Many or all of the products featured here are from our partners who compensate us. This influences which products we write about and where and how the product appears on a page. However, this does not influence our evaluations. Our opinions are our own. Here is a list of our partners and here's how we make money.
Note: In July 2021, Delta announced new temporary rules for their basic economy tickets. For travel starting July 28, 2021 through through Dec. 31, 2021 you can make changes to basic economy tickets without a change fee. The ticketed date must be May 1, 2021 or later and you must re-book travel no later than Dec. 31, 2022.
Basic economy tickets get a bad rap. These cheaper fares, which carry more restrictions and fewer built-in features than regular economy tickets, can seem like a “gotcha” game. And while these fares do add a layer of complication and confusion to booking air travel, there are times when they are the smart choice — even for savvy flyers.
The first thing to keep in mind is that all airlines have their own rules (and terminology) for basic economy tickets. For example, Alaska Airlines calls them “Saver” fares and offers the same award mile earning rate as main cabin fares, while JetBlue calls them “Blue Basic” fares and offers one-third the usual award mile earning rate. So depending on your needs, airlines’ basic economy offerings will meet or fall short of them in different ways.
That said, there are some general guidelines for when booking economy makes sense. Here, we outline three of them.
Book basic economy when you’re very sure of your plans
You may have heard that many airlines "abolished change fees,” but this comes with a big asterisk: These fees were not eliminated for basic economy fares. In fact, changes and cancellations are simply not allowed on most basic economy tickets.
The elimination of change fees for main cabin fares raises the stakes when choosing whether to book basic economy. For example, let’s say a round-trip basic economy fare is $200 compared with $250 for regular economy. If you need to change your plans, you’ll have to book an entirely new ticket for (hopefully) another $200, bringing the total to $400.
This means that you should book basic economy fares only when you are exceedingly confident in your plans. If you want to get extra nerdy, you can multiply the cost of the basic economy ticket by the estimated percent chance of needing to change it. If this value is larger than the difference between the cost of basic and regular economy, you should avoid the basic economy fare.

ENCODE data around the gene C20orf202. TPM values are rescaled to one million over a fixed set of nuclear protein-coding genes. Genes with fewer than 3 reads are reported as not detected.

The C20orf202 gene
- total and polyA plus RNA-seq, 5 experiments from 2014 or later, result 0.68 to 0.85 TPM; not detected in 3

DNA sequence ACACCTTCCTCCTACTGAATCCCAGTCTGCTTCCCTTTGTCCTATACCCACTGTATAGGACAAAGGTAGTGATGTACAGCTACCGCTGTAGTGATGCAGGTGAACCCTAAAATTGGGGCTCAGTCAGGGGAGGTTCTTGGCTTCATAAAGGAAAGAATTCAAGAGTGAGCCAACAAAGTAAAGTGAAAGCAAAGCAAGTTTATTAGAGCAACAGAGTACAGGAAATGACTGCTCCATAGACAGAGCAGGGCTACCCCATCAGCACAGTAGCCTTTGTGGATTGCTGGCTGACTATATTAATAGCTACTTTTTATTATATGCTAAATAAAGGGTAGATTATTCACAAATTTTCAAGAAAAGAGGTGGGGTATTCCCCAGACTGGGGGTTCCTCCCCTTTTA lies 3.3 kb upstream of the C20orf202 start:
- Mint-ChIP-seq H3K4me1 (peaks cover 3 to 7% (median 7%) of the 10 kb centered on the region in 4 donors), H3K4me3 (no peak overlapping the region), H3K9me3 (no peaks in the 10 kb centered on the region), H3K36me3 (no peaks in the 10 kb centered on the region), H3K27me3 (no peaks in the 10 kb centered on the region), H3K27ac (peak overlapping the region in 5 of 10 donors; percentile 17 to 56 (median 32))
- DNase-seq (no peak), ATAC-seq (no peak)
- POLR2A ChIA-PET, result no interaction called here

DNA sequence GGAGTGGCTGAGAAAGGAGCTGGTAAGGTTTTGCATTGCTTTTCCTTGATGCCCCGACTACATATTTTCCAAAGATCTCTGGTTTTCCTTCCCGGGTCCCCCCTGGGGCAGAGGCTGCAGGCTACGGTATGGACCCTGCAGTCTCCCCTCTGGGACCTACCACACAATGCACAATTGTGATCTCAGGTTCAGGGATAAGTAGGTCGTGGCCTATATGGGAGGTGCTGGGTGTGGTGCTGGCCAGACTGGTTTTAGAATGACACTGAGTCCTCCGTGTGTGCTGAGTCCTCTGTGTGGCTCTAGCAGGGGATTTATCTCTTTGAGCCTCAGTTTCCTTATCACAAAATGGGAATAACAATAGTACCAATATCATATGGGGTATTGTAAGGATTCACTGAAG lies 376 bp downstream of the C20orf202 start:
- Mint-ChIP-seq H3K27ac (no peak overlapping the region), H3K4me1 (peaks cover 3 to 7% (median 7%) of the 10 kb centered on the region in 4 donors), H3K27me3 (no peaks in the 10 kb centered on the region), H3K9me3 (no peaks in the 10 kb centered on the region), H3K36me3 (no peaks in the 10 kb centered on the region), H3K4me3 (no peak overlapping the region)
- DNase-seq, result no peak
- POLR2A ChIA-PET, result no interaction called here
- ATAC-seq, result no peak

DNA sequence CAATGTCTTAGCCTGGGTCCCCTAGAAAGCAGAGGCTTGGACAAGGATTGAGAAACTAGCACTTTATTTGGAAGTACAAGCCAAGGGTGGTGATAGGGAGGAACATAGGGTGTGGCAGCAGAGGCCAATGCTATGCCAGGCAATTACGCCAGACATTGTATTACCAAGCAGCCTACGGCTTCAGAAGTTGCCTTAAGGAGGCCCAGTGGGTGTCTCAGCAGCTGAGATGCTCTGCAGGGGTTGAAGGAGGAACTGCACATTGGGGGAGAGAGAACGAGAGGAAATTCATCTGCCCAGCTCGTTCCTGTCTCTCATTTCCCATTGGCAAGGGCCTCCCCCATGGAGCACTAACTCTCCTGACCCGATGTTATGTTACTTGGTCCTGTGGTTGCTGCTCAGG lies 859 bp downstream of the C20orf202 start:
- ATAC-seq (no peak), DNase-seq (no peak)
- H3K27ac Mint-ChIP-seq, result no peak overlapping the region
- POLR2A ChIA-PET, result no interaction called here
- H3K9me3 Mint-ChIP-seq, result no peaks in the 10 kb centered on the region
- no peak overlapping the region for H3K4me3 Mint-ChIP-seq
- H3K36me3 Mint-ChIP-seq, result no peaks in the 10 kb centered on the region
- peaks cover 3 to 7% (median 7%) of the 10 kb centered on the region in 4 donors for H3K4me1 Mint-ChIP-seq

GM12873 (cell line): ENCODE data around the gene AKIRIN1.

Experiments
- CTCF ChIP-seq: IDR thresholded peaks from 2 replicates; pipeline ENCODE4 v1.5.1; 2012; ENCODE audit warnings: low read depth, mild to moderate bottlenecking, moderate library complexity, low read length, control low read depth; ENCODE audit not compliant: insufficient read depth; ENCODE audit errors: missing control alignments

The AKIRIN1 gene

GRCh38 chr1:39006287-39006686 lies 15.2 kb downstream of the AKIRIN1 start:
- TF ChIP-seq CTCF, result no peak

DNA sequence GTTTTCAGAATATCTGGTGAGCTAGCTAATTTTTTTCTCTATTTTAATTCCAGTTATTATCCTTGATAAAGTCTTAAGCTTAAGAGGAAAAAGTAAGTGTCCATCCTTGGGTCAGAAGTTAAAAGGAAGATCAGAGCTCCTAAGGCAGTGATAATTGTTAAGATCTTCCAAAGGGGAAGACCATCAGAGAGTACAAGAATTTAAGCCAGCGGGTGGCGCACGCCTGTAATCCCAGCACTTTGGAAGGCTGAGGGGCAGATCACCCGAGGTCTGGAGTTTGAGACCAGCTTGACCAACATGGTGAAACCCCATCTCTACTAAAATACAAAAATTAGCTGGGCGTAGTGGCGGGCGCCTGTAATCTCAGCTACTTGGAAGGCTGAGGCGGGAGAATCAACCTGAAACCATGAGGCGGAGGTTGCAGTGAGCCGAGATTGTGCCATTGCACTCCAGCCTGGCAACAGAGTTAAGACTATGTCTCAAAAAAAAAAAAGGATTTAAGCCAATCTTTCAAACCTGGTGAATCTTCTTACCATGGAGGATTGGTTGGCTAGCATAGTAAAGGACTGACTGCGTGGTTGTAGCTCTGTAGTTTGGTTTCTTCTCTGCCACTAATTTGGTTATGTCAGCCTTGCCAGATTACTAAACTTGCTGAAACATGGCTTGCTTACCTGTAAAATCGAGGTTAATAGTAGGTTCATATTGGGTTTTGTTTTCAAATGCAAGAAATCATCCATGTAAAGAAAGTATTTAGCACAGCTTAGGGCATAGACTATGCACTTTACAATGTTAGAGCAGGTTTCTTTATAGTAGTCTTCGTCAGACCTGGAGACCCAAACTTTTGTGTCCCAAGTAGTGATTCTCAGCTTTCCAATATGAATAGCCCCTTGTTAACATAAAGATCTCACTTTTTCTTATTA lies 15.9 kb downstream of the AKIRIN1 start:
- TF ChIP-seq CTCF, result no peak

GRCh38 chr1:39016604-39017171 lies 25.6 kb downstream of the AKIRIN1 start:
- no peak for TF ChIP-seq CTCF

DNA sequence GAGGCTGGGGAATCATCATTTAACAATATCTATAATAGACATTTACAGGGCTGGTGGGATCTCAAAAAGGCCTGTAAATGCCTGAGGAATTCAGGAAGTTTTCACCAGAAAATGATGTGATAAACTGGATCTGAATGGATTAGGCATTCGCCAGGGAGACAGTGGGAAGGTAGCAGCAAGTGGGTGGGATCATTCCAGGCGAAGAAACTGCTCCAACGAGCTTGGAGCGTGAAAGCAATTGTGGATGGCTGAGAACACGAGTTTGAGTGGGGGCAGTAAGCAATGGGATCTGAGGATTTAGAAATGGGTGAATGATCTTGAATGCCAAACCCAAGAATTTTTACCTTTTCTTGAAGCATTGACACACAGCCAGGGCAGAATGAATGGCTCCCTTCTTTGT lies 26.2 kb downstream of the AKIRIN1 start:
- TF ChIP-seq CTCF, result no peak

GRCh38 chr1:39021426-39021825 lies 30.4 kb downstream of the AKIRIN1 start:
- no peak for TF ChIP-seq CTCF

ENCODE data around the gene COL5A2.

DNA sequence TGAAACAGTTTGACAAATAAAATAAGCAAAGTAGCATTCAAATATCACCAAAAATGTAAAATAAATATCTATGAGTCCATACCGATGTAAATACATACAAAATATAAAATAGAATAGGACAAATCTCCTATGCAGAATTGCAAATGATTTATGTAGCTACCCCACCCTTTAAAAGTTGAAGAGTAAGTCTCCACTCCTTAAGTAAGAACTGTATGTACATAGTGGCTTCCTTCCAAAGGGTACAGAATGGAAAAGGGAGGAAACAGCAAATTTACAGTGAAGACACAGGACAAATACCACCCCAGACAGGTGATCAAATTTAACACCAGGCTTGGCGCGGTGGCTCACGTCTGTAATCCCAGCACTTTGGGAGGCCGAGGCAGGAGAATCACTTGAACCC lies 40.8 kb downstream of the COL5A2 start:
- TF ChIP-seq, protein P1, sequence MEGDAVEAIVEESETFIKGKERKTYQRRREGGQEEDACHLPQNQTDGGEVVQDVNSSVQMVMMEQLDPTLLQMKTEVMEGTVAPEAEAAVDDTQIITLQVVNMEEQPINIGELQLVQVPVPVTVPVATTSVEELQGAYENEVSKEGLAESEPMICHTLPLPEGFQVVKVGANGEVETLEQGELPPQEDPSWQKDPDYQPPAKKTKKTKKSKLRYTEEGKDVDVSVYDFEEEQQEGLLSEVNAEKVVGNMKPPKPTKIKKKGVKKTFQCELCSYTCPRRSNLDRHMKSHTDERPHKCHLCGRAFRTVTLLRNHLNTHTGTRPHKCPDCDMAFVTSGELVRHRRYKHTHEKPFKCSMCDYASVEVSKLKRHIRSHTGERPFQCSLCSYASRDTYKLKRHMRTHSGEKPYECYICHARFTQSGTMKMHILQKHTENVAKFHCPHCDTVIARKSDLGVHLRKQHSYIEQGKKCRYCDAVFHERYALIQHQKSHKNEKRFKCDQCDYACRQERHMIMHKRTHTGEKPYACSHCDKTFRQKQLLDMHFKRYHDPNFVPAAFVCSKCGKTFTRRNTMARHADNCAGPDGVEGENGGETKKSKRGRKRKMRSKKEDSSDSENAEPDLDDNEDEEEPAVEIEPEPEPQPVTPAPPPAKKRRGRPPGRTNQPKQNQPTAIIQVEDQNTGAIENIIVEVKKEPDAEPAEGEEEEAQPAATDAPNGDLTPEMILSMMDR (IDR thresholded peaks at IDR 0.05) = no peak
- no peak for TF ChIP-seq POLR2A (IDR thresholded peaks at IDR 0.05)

Book basic economy when you don’t mind the middle seat
Free seat assignments are generally granted to main cabin fares but not basic economy fares. This means if you book basic economy, you will be assigned a seat by the airline unless you pay an extra fee. Often, this means getting stuck with a middle seat.
The trade-offs here are harder to quantify, but in general there are three situations where basic economy’s lack of seat assignments are not a big deal:
When traveling solo: Families who want to sit together will need to pay extra for assigned seats.
For short flights: An hour in the middle seat is no big deal. Six hours is another story.
For empty flights: This can be hard to predict ahead of time, but if you’re reasonably confident your flight will not be full, you can usually nab a better seat once you’re on the plane.
Book basic economy when you don’t care about elite status perks
One of the gambits airlines are making with basic economy versus main cabin fares is that they can get their regular business customers to pay the higher main cabin prices. One of the levers they use to ensure business travelers avoid basic economy is by denying elite status perks.
For example, if an ultra-elite Delta Diamond member books a basic economy fare, not only will they be ineligible for first-class upgrades, but they won’t even be allowed to choose a seat. This defeats much of the purpose of elite status, so most elite members will avoid these fares assiduously.
Yet these elite restrictions provide more incentive for those who don’t have elite status to book basic economy seats, since they have no impact.
The bottom line
Generally, airlines don’t want you to actually buy their basic economy offerings. They want to lure you in with lower fares, then upsell higher-priced main cabin alternatives. In many cases, this upsell is compelling, especially for those looking for flexibility.
That said, there are some conditions where choosing basic economy is the smarter approach. If you’re confident in your travel dates, unconcerned with the middle seat and uninterested in elite status perks, you should strongly consider opting for these cheaper fares.
How to maximize your rewards
You want a travel credit card that prioritizes what’s important to you. Here are our picks for the best travel credit cards of 2023, including those best for:
Flexibility, point transfers and a large bonus: Chase Sapphire Preferred® Card
No annual fee: Bank of America® Travel Rewards credit card
Flat-rate travel rewards: Capital One Venture Rewards Credit Card
Bonus travel rewards and high-end perks: Chase Sapphire Reserve®
Luxury perks: The Platinum Card® from American Express
Business travelers: Ink Business Preferred® Credit Card